Chart-based reports, when done well, are a powerful way to share data-driven insights. However, as your chart-based reports become more complex and draw from a greater field of data sources, there are many common pitfalls in design, format, decoration, and ratios that trip up even the most experienced analysts.
We’ve compiled some simple but effective principles that ensure you create the most accurate and compelling data charts. Many of these principles can also be found in data literature, notably Edward Tufte’s book, The Visual Display of Quantitative Information.
The insight you are trying to convey should have much greater weight than the process you went through to arrive at your conclusion. This means that you should try to:
It’s important not to pack the charts with an overwhelming level of detail. For example, some data charts contain so many labels that the graph underneath loses the prominence that it was supposed to have. There are creative ways to pack the right amount of information into your chart and present a great deal of data in a small space without losing impact. Consider elements such as where a line starts and where it ends, and having well-spaced gridlines.
The area of a bar or pie chart, as well as the size of a bubble in a scatter plot, are all ways to pack information more densely. For example, Hans Rosling’s famous scatter plot about the world population’s progress over time is extremely information-dense and a great example of visual storytelling. Even if you do not have the tools at your disposal to make an animated chart, the principles at work here can be replicated on static data charts.
Deploying different colors and forms into your chart will ensure that the viewer is drawn to your prioritized elements. Consider using methods such as varying lengths and widths, changing the shape of data points to differentiate between them (e.g., triangles versus circles), experimenting with enclosure and orientation, and manipulating shapes with blurring and curvature.
The subconscious process through which the brain takes in visual information is called preattentive processing. There are several great resources available from the Interaction Design Foundation that will enable you to dive into the science on a deeper level and make your findings stand out.
Ensuring you fit all relevant data in can sometimes be a challenge, particularly when your chart requires that you present many numbers in a small space. Boxplots, violin plots, and stacked densities are great ways to overcome this challenge, each visualization with its own strengths and weaknesses. Below is a strong example of a violin boxplot:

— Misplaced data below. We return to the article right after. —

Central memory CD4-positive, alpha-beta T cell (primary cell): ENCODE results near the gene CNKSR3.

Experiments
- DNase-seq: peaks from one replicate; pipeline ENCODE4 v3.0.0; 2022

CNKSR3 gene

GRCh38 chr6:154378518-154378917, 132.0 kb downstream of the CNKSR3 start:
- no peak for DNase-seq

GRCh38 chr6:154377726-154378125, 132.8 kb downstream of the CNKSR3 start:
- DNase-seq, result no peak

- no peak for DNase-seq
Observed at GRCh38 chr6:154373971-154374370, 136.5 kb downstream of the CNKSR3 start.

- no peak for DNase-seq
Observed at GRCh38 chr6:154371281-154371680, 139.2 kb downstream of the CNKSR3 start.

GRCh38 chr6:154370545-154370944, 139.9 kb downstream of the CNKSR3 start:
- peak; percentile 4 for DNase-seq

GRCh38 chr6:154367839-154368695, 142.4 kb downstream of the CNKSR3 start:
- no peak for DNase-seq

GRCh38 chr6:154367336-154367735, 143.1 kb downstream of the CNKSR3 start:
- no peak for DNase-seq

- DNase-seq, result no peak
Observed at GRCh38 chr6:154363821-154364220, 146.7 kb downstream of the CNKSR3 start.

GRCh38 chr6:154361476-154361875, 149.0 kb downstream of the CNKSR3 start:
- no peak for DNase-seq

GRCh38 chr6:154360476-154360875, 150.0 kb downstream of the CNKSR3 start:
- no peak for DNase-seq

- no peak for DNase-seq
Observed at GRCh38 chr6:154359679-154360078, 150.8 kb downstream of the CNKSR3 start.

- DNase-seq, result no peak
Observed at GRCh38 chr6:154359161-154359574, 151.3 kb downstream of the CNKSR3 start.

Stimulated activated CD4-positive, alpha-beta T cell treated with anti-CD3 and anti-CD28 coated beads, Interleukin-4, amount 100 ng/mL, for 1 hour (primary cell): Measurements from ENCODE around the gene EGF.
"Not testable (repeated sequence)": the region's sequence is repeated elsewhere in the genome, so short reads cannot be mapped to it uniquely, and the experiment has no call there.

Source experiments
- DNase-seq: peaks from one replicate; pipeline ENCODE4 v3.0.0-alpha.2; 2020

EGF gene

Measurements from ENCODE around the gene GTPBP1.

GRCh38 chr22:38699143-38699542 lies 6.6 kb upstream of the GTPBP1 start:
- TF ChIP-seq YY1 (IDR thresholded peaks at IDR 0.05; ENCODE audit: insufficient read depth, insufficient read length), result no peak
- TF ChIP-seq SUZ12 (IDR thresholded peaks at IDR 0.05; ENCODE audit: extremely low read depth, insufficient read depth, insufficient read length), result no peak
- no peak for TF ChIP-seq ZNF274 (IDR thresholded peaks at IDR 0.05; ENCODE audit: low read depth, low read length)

Choose the most relevant format and design for your chart, especially one that is compatible with the kind of data results you’re presenting. For example, bar and pie charts lend themselves best to categorical data, while a line chart works best with continual data. In addition, displaying information in a rectangle with proportions somewhere between 1:1 and 1:2.2 makes it easier for the viewer to process. However, there is more to a great chart than just choosing the right format and proportions.
Use fewer lines to tell the same story so that everything the viewer looks at is immediately useful and informative. For example, don’t add dots and hatches to fill in a chart; a block color (for example, plain blue) or empty fill can be just as effective.
The use of less ink to allow users to capture more information in one glance is clearly displayed in this comparison of data charts by Kevin McGurgan. Note, however, that once you get below a certain ratio (as seen when you compare “medium” versus “high” data–ink ratios), less data-literate consumers may get easily confused.
Written descriptions are an essential part of conveying a message with data, whether your audience is less data literate and needs help with interpretation, or you are trying to weave together a data story to draw a powerful conclusion. For example, the pie chart below could be a good first step in telling the story of the emergence of Asia as a growth market for a particular company.